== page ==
INNOVATIVE MARKET FOCUSED SOLUTIONS Smart Dublin in partnership with Enterprise Ireland’s Small Business Innovation Research (SBIR) programme is supporting a wave of innovative companies and start-ups that are testing and piloting new smart city services and solutions across Dublin. Jamie Cudden, Smart City Programme Manager, Dublin City Council. Cities and governments around the world are aspiring to be ‘smart’. This generally involves the use of technology and data to increase efficiencies, improve service delivery and also to deliver better outcomes for citizens. The Smart Dublin regional structure was established in 2016 to enable the four Dublin local authorities to collaboratively take advantage of some of these big tech trends that are transforming how we live and work. Through Smart Dublin, local government officials are actively engaging with smart technology providers, researchers and citizens to solve city challenges and improve city life. You can learn more at www.smartdublin.ie.

“Smart Dublin, through the SBIR process, has been invaluable in giving Analytics Engines the opportunity to demonstrate our capability in addressing a real world problem” Conor Dumigan Head of Smart Cities, Analytics Engines

RESULTS TO DATE

4

CHALLENGES

63

PHASE 1 APPLICATIONS

21 12

PHASE 1 CONTRACTS

PHASE 2 CONTRACTS

OVER €1 MILLION FUNDING CREATING NEW OPPORTUNITIES FOR ENTREPRENEURS Dublin is moving beyond the hype of ‘Smart City Tech’ and using the SBIR programme as a mechanism for delivering real projects that are taking advantage of Internet of Things (IOT), big data, machine learning and artificial intelligence (AI) to come up with effective, low-cost solutions to issues faced by cities. We are not only solving real urban challenges, but also promoting Dublin internationally as the ideal location in which to pilot and test new Smart City technologies, giving us access to global talent and funding.

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The SBIR programme is a two-phase, precommercial challenge based procurement programme supported by Enterprise Ireland through their SBIR Ireland initiative. The first phase involves a short feasibility study with funding up to €12,500 while phase 2 allows the company to pilot their solution with funding ranging from €20,000 - 50,000. Four challenges have been delivered since 2016 which include: illegal dumping, low cost gully monitoring, improving wayfinding and scaling up cycling. Find out more during the panel session on SBIR at futurescope on the collaboration stage from 12.


WINNERS OF THE PHASE 1 SMART CYCLE CHALLENGE, 2016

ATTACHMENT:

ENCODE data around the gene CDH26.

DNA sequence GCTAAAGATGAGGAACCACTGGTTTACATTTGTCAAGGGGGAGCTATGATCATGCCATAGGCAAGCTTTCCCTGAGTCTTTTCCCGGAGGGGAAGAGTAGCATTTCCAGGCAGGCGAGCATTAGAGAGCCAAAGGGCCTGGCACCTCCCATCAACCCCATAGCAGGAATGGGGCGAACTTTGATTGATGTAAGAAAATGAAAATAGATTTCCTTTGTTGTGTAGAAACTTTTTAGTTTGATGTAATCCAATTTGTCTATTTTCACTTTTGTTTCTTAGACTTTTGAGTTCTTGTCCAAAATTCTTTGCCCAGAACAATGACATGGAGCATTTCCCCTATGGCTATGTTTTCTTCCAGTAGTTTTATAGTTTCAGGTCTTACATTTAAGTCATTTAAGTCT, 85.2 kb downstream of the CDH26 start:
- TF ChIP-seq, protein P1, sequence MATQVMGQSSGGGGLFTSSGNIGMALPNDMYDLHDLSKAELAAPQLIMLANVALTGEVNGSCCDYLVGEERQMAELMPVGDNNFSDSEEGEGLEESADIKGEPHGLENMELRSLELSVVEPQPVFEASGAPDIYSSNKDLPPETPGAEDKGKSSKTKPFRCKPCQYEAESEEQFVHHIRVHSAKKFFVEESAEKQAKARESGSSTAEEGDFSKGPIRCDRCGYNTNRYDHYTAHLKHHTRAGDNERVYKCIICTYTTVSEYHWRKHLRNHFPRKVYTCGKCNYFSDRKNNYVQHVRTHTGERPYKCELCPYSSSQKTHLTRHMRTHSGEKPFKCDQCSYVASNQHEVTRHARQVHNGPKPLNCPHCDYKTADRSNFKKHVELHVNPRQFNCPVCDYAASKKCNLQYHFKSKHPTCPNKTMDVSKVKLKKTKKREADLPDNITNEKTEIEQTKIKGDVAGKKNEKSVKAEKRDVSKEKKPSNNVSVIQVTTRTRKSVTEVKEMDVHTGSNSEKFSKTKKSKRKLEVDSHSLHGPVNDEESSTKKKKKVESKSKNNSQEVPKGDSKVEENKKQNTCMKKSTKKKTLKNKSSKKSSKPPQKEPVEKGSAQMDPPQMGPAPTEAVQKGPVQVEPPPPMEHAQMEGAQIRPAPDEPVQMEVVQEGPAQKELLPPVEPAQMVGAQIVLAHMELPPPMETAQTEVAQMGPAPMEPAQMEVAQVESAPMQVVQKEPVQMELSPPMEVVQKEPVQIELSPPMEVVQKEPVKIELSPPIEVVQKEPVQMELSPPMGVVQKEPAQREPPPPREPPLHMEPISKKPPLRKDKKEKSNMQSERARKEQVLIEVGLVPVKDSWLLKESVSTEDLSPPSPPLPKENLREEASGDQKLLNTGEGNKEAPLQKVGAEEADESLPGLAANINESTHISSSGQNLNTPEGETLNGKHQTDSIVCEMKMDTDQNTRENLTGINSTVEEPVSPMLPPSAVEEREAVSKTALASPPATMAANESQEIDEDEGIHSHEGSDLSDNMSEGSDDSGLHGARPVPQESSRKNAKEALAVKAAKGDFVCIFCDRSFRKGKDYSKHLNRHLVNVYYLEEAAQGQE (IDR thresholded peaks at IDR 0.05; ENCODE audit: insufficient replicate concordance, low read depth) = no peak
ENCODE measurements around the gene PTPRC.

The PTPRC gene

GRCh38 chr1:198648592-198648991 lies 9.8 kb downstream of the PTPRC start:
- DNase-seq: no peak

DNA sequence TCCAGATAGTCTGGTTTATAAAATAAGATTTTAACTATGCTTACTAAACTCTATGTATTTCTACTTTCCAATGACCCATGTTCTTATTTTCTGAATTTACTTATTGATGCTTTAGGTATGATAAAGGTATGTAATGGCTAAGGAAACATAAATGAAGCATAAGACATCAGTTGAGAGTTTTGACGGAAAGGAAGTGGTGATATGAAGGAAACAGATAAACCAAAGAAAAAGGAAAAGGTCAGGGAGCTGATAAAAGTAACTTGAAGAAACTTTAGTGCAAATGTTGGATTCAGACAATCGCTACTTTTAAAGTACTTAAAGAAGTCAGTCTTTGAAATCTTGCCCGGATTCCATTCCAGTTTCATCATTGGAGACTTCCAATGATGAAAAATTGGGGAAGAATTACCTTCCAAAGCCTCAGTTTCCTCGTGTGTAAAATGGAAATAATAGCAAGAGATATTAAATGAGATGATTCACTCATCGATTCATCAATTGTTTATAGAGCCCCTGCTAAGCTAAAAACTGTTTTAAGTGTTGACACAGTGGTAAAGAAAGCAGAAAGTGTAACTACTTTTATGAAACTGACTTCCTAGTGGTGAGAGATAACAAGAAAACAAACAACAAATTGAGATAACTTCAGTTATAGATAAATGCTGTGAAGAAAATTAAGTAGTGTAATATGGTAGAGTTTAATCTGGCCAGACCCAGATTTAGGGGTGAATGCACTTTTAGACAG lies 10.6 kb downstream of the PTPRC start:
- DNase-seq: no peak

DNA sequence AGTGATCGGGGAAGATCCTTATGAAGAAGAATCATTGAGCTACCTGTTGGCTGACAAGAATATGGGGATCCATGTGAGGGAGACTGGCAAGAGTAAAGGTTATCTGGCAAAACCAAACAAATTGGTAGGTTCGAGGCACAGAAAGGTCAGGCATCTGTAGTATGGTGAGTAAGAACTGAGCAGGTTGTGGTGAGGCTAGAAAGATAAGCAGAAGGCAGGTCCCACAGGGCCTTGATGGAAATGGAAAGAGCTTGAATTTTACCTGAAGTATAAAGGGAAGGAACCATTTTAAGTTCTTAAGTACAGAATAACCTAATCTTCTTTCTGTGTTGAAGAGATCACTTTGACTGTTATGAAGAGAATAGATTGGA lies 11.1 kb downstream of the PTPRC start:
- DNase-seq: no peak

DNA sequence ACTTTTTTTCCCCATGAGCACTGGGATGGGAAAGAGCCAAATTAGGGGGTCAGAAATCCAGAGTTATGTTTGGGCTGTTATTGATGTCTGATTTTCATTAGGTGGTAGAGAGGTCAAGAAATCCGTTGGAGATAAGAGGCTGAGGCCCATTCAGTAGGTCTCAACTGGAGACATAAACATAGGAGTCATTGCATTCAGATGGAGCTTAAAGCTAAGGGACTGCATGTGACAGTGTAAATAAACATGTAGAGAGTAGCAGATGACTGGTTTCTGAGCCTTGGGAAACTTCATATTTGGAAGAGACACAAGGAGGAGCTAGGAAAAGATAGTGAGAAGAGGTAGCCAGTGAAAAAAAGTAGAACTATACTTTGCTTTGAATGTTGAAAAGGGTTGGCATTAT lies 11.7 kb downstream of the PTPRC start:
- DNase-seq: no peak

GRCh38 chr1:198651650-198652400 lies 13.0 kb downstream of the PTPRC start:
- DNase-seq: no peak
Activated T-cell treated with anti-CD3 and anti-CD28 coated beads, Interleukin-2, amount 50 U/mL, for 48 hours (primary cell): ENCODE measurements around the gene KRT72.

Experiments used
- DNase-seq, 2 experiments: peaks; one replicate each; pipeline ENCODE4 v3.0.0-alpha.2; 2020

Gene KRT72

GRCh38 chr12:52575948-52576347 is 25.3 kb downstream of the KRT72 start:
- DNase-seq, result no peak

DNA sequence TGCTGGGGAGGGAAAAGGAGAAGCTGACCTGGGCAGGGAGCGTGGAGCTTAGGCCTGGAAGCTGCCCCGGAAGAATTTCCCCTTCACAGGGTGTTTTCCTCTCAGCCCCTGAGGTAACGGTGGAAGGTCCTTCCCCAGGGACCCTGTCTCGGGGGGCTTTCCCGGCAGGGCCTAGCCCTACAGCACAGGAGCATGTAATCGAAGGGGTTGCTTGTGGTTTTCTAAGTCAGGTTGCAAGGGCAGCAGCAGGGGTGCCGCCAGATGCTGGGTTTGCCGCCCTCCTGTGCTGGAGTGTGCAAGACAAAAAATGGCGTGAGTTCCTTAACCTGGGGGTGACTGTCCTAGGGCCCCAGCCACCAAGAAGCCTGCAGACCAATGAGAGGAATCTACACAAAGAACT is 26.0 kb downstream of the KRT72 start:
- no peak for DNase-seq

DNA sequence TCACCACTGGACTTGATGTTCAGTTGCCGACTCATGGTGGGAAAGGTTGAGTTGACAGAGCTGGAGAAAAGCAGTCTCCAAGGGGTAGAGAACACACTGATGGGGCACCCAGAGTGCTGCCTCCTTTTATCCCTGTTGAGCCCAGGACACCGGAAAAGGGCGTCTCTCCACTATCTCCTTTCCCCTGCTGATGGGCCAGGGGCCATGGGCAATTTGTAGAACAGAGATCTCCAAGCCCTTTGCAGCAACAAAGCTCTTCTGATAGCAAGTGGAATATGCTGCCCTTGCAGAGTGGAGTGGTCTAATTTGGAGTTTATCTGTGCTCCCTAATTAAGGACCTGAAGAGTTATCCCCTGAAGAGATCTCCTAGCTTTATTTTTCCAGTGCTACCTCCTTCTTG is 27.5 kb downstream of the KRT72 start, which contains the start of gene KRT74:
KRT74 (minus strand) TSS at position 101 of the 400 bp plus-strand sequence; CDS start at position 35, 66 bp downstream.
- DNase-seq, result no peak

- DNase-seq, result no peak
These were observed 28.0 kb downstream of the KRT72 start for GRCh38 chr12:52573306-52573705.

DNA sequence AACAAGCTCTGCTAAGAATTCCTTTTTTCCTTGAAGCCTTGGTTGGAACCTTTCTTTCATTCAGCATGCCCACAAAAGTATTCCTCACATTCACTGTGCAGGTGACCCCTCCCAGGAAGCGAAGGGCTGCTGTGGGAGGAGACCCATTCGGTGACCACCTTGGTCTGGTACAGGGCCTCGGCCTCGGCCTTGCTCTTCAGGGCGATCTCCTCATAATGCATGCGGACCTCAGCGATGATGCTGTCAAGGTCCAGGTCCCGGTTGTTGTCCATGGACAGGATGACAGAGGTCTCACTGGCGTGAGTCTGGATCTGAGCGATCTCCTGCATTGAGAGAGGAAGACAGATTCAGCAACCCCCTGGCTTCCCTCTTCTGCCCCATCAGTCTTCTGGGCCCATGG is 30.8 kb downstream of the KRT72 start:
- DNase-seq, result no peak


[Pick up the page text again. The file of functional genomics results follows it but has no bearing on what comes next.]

SBIR QUICKFIRE PITCHES ON THE COLLABORATION STAGE FROM 12 NCLUDING:

ADDRESSING ILLEGAL DUMPING Analytics Engines is designing a new software tool to provide real-time monitoring of illegal dumping across Dublin. Using advanced analytics capabilities, they apply machine learning and predictive models to highlight problem areas and predict future risk areas, supporting proactive data driven decisions and targeted allocation of resources. www.analyticsengines.com.

LOW COST FLOOD MONITORING Carra Group - A wireless network of Sigfox-enabled low cost water sensors (over 30 are now deployed) that relay flood event data from the high risk gullies in the city in real-time. The system notifies the closest available drainage team with real-time data. www.carra.ie

Skytango - Part of the problem with litter is that we can not see it all – well at least not from the ground! Skytango’s aerial mapping flights use licensed drone pilots to identify and track litter. By first analysing anonymised aerial images, Skytango can present the local authorities with actionable data, tagged and georeferenced, which will allow them to monitor, quantify and predict problem areas. www.skytango.com

Danalto - Project Gully-Spy integrates low cost water presence and silt level sensors, with the latest Internet of Things (LORA) connectivity solutions and data analysis platforms to provide the insights at individual gully, street, district and city level so that City Operations can provide the most optimised response. www.danalto.com

Smart Dublin Live Challenges. Up to €800k funding available:

CALLING ALL START-UPS AND ENTREPRENEURS

Smart Mobility Hub – Dublin City Council and SEAI seek to provide more sustainable workplace transport options (€200k) Unheard voices – Fingal County Council and Cork City Council seek smart, low cost solutions to encourage engagement of the ‘unheard voices’ in decision-making about the future of their place. (€100k) Bathing Water Quality – Dun Laoghaire Rathdown and Waterford City and County C ouncil seek to address timely identification and communication of bathing water quality (€200k) Dun Laoghaire Rathdown County Council are seeking to facilitate connections over an IoT radio frequency mesh network (€70k) Last mile delivery – Dublin City council and Belfast City Council seek smart, low cost solutions to optimise freight and cargo deliveries in urban centres (€230k) See www.smartdublin.ie/challenges/ Deadline for applications is June 18th